Thousands came together for a mass sing-a-long in memory of the Manchester Arena attack victims in the city's Albert Square.
Around 3,000 choir singers performed at the Manchester Together concert, leading up to 15,000 amateur voices in an evening of solidarity through music.
The uplifting event saw people unite to sing four songs, including Ariana Grande's One Last Time, to remember the bombing on May 22 last year.
It also featured performances by parents and children who survived the blast that killed 22 and injured hundreds more.
Chimes rang out across the city at 10.31pm to mark the exact moment the attack was carried out one year ago.
The night opened with a series of video messages on the big screen from some famous names - including many Mancunians.
To loud cheers, Manchester United great Ryan Giggs said: "Manchester is a city of music and is a city of love, and we are sending out love and prayers on this emotional day."
Mani from The Stone Roses said: "One voice Manchester. Sing it up."
While Liam Fray, of The Courteeners, said: "We are a proud city of love and I will be thinking of each and every one of you on this very emotional and very difficult day."
In other video messages, musician Johnny Marr, formerly of The Smiths, said: "I wish I was with you tonight.
"My heart is always going to be in Manchester, always has been and always will be.
"I am proud to be a Mancunian.
"I am sure it will be an emotional occasion."
Shaun Ryder, of the Happy Mondays, said: "I am thinking of you. In fact I know I love you all big time massive.
"I am going to send 0161 love and peace vibes to the world."
Speaking on stage, the Lord Mayor of Manchester, Councillor Joan Hitchen, said: "Tonight the city of Manchester continues to demonstrate our solidarity to those who were affected by the terrible events of one year ago."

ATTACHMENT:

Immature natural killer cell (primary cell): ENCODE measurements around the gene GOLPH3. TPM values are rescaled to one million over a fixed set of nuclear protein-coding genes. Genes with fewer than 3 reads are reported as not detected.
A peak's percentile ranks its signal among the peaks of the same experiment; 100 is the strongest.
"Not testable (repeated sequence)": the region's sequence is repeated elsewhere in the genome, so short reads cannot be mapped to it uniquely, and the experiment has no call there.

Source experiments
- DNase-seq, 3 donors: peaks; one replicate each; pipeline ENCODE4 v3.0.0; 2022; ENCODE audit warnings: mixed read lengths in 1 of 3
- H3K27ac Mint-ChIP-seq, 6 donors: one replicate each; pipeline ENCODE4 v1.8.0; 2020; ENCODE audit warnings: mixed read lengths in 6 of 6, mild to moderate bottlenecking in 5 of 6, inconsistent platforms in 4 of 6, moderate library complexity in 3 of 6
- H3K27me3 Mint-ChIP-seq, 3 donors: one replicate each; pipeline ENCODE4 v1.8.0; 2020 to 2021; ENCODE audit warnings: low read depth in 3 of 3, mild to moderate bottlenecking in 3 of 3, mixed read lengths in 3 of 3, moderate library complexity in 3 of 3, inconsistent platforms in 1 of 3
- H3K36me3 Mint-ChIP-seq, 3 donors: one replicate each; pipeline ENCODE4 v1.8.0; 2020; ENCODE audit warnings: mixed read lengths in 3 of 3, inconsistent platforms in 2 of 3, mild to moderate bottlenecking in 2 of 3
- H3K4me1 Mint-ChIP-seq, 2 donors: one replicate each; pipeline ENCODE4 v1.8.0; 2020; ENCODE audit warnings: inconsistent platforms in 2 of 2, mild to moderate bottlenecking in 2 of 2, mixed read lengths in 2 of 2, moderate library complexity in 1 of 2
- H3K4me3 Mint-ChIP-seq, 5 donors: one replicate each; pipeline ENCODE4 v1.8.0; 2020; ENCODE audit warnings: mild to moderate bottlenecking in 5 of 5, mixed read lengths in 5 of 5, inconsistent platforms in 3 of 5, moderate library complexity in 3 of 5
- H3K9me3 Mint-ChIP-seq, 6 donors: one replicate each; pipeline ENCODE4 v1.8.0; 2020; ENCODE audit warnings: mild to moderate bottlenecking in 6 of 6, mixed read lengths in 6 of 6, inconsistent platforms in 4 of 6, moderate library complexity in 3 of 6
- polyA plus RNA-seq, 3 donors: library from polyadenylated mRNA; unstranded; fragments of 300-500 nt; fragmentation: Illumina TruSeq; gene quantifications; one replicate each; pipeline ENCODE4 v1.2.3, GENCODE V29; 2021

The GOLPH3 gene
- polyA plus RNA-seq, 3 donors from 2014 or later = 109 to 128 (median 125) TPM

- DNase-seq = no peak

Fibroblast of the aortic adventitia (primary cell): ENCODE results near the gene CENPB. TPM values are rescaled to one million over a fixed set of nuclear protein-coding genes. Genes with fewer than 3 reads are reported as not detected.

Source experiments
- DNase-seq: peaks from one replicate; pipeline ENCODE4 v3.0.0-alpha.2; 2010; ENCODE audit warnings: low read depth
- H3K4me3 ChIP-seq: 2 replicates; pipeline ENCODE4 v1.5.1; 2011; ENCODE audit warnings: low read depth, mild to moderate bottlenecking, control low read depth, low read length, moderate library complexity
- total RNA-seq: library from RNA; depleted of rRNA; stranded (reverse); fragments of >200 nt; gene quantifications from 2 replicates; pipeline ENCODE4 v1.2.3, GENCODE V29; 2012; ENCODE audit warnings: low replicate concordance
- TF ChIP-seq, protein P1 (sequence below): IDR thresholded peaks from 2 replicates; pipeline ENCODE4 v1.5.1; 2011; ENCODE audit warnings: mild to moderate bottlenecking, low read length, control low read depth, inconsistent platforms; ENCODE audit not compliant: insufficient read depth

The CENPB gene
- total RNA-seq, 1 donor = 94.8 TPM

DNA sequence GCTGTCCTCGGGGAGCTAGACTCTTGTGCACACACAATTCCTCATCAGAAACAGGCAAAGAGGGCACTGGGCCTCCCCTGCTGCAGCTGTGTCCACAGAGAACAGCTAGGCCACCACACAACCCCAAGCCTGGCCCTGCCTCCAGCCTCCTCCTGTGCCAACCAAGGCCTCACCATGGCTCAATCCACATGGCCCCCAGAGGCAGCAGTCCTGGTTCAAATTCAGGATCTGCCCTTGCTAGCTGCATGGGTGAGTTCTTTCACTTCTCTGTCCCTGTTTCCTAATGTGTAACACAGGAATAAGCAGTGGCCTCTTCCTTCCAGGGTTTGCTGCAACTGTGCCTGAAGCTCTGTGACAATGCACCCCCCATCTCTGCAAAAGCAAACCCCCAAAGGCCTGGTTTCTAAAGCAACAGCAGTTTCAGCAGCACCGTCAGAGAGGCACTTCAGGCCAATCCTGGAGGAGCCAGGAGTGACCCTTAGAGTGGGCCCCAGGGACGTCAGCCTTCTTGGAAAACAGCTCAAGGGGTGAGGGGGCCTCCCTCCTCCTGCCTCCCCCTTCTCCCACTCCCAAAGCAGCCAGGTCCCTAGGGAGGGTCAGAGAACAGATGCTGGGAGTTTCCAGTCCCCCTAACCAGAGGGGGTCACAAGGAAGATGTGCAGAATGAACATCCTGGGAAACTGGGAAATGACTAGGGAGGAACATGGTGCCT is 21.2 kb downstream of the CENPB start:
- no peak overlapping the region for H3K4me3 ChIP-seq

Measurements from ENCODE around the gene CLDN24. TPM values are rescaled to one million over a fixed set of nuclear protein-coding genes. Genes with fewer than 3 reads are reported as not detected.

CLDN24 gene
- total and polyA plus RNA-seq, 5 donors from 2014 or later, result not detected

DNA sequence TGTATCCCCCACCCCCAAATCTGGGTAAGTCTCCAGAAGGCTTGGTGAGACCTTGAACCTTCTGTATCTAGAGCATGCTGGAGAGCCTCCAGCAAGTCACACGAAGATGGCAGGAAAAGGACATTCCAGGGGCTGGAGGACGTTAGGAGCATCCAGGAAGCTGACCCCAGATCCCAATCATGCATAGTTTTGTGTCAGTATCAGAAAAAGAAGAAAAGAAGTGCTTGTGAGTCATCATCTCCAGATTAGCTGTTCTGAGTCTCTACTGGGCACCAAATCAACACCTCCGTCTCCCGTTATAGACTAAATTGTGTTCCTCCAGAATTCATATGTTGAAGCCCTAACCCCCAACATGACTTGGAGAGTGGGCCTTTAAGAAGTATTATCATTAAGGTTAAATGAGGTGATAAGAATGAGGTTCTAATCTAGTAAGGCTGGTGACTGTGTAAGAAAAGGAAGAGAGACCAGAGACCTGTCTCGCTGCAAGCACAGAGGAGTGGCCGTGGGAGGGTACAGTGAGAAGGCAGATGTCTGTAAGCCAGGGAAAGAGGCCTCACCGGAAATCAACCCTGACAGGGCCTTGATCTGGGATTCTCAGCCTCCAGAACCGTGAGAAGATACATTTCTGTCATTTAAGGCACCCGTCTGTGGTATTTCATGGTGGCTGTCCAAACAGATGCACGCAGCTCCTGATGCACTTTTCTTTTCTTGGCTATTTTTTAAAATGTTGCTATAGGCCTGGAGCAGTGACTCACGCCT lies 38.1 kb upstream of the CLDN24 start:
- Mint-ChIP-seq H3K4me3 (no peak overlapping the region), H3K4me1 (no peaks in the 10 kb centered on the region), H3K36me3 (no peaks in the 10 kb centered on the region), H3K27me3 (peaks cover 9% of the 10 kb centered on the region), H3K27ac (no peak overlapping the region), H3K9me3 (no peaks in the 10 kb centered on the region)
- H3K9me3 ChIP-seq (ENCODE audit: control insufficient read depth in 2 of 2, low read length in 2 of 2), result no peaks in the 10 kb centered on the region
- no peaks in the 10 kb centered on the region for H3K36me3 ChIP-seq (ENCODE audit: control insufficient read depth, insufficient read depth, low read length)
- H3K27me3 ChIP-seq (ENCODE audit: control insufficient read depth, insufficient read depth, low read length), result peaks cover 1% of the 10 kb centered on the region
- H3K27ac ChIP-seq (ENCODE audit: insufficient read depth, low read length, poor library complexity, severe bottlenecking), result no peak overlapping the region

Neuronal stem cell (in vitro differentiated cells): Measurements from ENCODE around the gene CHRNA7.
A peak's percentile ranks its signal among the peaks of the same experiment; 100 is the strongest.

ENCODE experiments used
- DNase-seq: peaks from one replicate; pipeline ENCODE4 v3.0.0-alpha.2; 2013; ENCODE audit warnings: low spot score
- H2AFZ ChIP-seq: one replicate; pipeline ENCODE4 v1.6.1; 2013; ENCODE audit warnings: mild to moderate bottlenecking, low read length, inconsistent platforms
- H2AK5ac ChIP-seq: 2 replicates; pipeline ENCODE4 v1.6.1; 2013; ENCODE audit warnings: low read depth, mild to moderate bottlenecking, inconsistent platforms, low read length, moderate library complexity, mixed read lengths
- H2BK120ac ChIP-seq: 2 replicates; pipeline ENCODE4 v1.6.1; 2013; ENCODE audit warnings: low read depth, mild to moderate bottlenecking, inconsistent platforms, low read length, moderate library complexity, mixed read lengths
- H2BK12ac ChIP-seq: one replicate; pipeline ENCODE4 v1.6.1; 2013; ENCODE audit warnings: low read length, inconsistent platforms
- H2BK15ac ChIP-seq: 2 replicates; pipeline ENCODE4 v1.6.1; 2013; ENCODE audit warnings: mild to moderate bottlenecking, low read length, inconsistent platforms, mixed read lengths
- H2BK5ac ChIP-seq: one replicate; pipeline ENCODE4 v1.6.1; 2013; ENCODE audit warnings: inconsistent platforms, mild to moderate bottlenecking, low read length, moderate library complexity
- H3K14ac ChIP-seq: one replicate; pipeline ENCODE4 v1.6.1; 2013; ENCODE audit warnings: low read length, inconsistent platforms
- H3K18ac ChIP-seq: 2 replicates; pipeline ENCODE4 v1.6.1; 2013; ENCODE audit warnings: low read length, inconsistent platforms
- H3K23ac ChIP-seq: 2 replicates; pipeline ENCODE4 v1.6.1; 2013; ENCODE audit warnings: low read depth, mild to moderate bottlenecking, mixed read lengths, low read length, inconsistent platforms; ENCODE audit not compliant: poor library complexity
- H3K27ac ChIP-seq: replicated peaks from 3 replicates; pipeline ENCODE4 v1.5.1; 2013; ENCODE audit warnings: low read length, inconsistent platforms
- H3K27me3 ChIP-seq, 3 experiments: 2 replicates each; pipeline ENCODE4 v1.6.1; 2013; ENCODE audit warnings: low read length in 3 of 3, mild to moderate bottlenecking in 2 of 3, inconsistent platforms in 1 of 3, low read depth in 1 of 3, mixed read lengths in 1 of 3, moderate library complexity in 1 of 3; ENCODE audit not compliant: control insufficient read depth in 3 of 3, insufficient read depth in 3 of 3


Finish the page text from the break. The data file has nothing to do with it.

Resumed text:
She thanked the brave men and women of the various emergency responders who helped "bring our Manchester together again".
The crowd responded with huge applause as she said: "Weren't they brilliant?"
She went on: "We also stand in solidarity with each other as Mancunians and tonight we are going to show the world that we stand together."
The Bishop of Manchester, the Rt Rev Dr David Walker, told the audience: "We are a city of music so it is appropriate that we come together to let our music come to the forefront of who we are.
"We are going to hear some fantastic choirs tonight. That is the the way we do things together.
"Doing things together makes us stronger and makes us Manchester."
Poet Tony Walsh returned to Albert Square where last May he read his poem This Is The Place at the public vigil to widespread acclaim.
After an earlier minute's silence, Mr Walsh encouraged the crowd to make a minute's noise for the 22, those injured in the blast, for the first responders, NHS staff involved in the care of those affected and "for Manchester and its spirit and its amazing people".
As the crowd of up to 15,000 people responded, Walsh shouted: "This is what love sounds like. You can't stop the sound of love."
Among those singing were Manchester Survivors Choir whose members were caught up in the blast at the Manchester Arena and joined together musically to help cope with the trauma of May 22.
Before they sang Rise Up by Andra Day, choir member Cath Hill told the audience: "We are showing Manchester and the world that we carry on.
"It is so important for us to be together. We are here to look after each other, care for each other and to be positive and move forward."
The uplifting evening was brought to a close by a 30-minute mass singalong comprising of the 2,800 voices of the various choirs and the many thousands who had gathered.
Noel Gallagher, Elbow's Guy Garvey and Gary Barlow gave short video messages ahead of their hits Don't Look Back In Anger, One Day Like This and Never Forget being sang.
Ariana Grande's One Last Time was also sang by the crowd before the event finished with a performance of The Beatles' All You Need Is Love.